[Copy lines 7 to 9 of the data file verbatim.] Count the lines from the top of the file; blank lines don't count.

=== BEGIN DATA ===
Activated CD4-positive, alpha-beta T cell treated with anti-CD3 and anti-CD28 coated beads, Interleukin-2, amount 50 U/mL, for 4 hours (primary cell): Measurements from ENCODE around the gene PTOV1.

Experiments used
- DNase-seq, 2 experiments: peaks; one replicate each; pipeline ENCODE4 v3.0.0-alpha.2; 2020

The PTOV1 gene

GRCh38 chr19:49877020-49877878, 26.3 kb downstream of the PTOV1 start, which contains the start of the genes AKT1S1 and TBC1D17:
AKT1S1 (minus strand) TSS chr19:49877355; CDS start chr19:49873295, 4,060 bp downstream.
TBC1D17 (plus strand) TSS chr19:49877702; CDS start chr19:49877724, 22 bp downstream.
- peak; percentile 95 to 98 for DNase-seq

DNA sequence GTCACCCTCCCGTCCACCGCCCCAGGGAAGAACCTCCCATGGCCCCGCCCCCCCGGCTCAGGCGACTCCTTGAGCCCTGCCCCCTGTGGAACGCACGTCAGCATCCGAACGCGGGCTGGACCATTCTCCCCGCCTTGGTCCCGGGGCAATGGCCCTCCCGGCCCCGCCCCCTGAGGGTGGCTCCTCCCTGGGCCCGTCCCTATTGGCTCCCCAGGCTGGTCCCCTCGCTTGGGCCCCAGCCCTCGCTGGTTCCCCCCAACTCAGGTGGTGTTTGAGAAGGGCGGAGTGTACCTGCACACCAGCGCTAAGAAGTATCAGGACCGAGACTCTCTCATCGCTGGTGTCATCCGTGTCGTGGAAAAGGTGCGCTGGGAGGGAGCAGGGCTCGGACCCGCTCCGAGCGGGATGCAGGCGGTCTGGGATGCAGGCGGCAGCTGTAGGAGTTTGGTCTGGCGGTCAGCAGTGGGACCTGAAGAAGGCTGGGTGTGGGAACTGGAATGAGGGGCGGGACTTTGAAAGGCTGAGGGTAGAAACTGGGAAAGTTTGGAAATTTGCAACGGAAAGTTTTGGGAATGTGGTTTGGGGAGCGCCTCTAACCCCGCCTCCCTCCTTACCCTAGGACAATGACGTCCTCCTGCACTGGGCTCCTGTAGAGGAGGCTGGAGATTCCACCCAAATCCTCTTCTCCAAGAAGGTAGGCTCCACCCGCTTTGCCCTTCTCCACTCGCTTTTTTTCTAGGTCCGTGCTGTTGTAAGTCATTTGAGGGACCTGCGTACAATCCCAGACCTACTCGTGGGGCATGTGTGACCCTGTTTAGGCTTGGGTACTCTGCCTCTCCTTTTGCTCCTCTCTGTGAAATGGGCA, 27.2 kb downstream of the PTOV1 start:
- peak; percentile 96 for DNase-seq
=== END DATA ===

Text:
TBC1D17 (plus strand) TSS chr19:49877702; CDS start chr19:49877724, 22 bp downstream.
- peak; percentile 95 to 98 for DNase-seq

DNA sequence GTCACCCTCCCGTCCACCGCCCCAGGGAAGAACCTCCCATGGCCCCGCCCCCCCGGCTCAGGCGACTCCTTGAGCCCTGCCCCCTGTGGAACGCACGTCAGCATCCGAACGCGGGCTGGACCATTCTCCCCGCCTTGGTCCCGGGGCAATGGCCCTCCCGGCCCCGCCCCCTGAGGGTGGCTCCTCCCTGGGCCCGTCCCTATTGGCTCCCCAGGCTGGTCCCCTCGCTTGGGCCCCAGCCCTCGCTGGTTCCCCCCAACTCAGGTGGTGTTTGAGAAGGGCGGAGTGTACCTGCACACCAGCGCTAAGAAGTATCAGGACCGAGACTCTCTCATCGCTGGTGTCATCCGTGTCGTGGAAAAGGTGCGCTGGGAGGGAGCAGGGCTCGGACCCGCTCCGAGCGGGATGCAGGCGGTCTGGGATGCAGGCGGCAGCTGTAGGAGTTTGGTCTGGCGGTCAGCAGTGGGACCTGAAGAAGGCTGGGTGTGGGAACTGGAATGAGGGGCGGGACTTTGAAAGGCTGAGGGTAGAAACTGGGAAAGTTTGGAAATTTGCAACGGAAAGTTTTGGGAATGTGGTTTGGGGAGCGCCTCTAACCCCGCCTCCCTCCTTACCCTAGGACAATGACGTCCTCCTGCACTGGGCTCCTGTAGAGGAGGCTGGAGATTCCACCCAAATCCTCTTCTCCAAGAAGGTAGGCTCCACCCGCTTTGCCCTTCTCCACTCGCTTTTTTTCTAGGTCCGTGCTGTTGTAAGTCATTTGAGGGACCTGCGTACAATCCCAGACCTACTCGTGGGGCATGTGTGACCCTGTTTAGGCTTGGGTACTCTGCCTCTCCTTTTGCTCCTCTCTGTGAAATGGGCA, 27.2 kb downstream of the PTOV1 start: